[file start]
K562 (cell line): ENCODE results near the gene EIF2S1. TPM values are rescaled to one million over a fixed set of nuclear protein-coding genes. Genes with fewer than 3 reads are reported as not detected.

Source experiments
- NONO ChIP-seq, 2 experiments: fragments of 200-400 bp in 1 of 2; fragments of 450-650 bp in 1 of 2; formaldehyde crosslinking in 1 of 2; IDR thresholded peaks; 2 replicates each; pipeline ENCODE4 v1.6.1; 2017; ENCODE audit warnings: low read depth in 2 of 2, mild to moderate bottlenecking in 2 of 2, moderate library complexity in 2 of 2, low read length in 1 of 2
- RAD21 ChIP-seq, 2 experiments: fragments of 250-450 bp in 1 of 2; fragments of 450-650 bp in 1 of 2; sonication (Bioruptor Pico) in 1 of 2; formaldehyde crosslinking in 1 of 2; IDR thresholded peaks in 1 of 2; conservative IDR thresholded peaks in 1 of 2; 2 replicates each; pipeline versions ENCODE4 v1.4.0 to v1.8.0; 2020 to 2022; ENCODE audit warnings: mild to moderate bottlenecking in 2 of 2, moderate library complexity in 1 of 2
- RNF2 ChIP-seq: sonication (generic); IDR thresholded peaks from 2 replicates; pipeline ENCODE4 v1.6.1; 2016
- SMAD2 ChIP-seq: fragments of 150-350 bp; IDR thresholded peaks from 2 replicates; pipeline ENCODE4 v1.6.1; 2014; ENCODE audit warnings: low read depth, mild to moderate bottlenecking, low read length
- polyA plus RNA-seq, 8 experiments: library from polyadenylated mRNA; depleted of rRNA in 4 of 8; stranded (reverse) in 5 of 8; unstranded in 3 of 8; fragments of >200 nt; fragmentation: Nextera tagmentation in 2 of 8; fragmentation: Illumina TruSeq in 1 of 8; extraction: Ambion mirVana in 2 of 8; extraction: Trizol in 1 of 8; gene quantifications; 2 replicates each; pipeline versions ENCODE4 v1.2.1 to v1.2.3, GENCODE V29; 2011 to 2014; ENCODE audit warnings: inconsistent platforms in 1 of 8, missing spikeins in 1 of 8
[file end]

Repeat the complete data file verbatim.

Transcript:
K562 (cell line): ENCODE results near the gene EIF2S1. TPM values are rescaled to one million over a fixed set of nuclear protein-coding genes. Genes with fewer than 3 reads are reported as not detected.

Source experiments
- NONO ChIP-seq, 2 experiments: fragments of 200-400 bp in 1 of 2; fragments of 450-650 bp in 1 of 2; formaldehyde crosslinking in 1 of 2; IDR thresholded peaks; 2 replicates each; pipeline ENCODE4 v1.6.1; 2017; ENCODE audit warnings: low read depth in 2 of 2, mild to moderate bottlenecking in 2 of 2, moderate library complexity in 2 of 2, low read length in 1 of 2
- RAD21 ChIP-seq, 2 experiments: fragments of 250-450 bp in 1 of 2; fragments of 450-650 bp in 1 of 2; sonication (Bioruptor Pico) in 1 of 2; formaldehyde crosslinking in 1 of 2; IDR thresholded peaks in 1 of 2; conservative IDR thresholded peaks in 1 of 2; 2 replicates each; pipeline versions ENCODE4 v1.4.0 to v1.8.0; 2020 to 2022; ENCODE audit warnings: mild to moderate bottlenecking in 2 of 2, moderate library complexity in 1 of 2
- RNF2 ChIP-seq: sonication (generic); IDR thresholded peaks from 2 replicates; pipeline ENCODE4 v1.6.1; 2016
- SMAD2 ChIP-seq: fragments of 150-350 bp; IDR thresholded peaks from 2 replicates; pipeline ENCODE4 v1.6.1; 2014; ENCODE audit warnings: low read depth, mild to moderate bottlenecking, low read length
- polyA plus RNA-seq, 8 experiments: library from polyadenylated mRNA; depleted of rRNA in 4 of 8; stranded (reverse) in 5 of 8; unstranded in 3 of 8; fragments of >200 nt; fragmentation: Nextera tagmentation in 2 of 8; fragmentation: Illumina TruSeq in 1 of 8; extraction: Ambion mirVana in 2 of 8; extraction: Trizol in 1 of 8; gene quantifications; 2 replicates each; pipeline versions ENCODE4 v1.2.1 to v1.2.3, GENCODE V29; 2011 to 2014; ENCODE audit warnings: inconsistent platforms in 1 of 8, missing spikeins in 1 of 8